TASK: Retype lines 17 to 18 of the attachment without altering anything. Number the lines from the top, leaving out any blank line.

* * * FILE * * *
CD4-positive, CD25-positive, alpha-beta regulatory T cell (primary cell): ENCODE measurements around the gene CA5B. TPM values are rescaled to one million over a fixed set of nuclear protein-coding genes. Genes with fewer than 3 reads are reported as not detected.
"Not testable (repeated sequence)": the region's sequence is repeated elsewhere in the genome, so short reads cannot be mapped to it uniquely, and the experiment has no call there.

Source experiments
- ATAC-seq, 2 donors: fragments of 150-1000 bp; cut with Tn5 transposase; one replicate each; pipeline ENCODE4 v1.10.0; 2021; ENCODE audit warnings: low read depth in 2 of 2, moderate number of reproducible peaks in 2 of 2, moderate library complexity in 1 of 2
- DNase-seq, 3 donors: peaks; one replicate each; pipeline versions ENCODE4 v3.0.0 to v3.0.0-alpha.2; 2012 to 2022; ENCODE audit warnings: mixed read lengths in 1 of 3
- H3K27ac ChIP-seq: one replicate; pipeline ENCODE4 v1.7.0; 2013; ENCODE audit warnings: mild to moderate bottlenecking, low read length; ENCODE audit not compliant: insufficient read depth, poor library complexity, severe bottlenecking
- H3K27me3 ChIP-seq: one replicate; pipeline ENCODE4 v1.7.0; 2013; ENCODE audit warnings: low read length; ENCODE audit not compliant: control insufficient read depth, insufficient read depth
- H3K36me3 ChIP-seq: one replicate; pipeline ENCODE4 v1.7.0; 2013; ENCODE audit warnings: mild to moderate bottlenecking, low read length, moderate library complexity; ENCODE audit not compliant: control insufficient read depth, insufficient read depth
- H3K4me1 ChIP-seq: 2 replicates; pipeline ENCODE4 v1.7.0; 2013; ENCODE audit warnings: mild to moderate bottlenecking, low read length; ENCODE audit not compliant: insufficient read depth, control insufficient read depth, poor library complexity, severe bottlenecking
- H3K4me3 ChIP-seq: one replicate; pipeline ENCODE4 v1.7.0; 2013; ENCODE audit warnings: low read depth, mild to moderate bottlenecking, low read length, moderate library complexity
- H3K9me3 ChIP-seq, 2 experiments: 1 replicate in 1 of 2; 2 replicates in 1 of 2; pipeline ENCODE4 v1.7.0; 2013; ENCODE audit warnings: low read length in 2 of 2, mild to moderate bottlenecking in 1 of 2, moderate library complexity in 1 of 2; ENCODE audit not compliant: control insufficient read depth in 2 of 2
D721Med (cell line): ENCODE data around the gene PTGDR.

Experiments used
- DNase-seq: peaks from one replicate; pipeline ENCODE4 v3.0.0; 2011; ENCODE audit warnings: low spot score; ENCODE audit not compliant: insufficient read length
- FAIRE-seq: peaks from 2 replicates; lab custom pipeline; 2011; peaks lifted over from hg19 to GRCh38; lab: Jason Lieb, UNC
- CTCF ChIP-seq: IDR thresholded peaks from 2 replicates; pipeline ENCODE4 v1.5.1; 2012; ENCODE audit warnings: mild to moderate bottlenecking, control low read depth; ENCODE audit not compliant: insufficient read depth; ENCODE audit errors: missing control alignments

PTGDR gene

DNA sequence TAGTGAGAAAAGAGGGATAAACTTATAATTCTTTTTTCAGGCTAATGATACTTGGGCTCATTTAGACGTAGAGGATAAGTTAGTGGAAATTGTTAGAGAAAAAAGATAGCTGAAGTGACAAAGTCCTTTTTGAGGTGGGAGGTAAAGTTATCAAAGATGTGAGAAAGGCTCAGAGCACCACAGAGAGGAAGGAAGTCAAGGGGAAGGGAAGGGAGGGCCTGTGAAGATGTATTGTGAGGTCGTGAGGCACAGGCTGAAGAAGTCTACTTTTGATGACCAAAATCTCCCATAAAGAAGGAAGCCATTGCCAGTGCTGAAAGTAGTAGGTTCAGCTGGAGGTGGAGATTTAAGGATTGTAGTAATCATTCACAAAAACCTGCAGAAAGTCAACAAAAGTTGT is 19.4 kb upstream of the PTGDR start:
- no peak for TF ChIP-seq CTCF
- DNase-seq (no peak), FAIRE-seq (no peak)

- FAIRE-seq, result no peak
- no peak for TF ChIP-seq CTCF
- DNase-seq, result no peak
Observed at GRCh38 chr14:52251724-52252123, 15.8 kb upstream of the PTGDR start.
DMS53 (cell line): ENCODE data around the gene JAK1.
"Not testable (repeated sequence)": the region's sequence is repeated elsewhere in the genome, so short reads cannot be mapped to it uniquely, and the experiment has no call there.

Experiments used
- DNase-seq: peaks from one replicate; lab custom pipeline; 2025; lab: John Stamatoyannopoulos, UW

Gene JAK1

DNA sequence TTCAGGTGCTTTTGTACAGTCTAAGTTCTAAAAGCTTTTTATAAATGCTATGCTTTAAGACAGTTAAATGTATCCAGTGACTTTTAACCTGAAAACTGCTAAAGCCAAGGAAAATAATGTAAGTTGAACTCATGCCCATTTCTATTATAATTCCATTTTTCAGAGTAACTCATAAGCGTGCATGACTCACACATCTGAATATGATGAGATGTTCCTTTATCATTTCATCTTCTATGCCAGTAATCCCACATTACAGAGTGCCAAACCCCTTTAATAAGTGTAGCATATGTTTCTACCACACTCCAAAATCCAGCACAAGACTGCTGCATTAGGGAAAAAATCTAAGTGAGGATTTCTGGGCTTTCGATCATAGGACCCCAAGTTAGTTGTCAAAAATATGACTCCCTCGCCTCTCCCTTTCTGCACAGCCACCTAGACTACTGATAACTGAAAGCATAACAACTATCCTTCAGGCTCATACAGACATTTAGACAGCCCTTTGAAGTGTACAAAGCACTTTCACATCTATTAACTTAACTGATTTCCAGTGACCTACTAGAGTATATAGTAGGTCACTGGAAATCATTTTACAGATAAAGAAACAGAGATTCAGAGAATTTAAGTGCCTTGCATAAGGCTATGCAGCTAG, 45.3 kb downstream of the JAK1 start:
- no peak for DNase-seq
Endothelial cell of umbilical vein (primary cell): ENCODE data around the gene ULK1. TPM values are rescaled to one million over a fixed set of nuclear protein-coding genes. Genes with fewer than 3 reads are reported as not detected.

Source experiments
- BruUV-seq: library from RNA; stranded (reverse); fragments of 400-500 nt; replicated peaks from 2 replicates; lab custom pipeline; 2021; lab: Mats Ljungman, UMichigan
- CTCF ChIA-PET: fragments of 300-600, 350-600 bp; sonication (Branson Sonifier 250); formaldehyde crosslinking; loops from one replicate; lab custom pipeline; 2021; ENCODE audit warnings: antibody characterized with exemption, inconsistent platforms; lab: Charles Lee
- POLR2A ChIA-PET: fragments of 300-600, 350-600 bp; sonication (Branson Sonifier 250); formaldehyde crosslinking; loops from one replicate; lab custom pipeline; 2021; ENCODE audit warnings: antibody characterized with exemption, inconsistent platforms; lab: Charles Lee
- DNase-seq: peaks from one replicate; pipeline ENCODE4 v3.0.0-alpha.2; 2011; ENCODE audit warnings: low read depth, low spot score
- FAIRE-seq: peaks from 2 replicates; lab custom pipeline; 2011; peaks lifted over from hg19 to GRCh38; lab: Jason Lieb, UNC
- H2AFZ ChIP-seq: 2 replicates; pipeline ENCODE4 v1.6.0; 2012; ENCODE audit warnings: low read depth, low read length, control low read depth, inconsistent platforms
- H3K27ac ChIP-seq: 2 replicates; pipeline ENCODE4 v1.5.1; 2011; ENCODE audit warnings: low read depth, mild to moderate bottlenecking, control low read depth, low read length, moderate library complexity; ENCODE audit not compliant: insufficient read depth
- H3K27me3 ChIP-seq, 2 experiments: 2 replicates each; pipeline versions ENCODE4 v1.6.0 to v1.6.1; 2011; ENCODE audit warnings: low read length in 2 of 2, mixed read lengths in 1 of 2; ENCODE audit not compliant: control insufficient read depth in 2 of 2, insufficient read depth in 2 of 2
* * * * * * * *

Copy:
PTGDR gene

DNA sequence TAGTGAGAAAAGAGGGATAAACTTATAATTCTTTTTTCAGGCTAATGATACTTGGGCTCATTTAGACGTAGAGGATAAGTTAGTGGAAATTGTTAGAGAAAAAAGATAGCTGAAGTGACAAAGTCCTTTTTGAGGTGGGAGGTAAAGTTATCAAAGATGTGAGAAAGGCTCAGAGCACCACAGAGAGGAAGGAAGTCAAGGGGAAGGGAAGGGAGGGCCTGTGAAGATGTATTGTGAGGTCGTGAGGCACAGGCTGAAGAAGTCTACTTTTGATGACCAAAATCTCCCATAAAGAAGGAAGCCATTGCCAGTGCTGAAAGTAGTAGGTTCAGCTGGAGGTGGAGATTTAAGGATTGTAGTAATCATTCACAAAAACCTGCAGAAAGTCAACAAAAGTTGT is 19.4 kb upstream of the PTGDR start: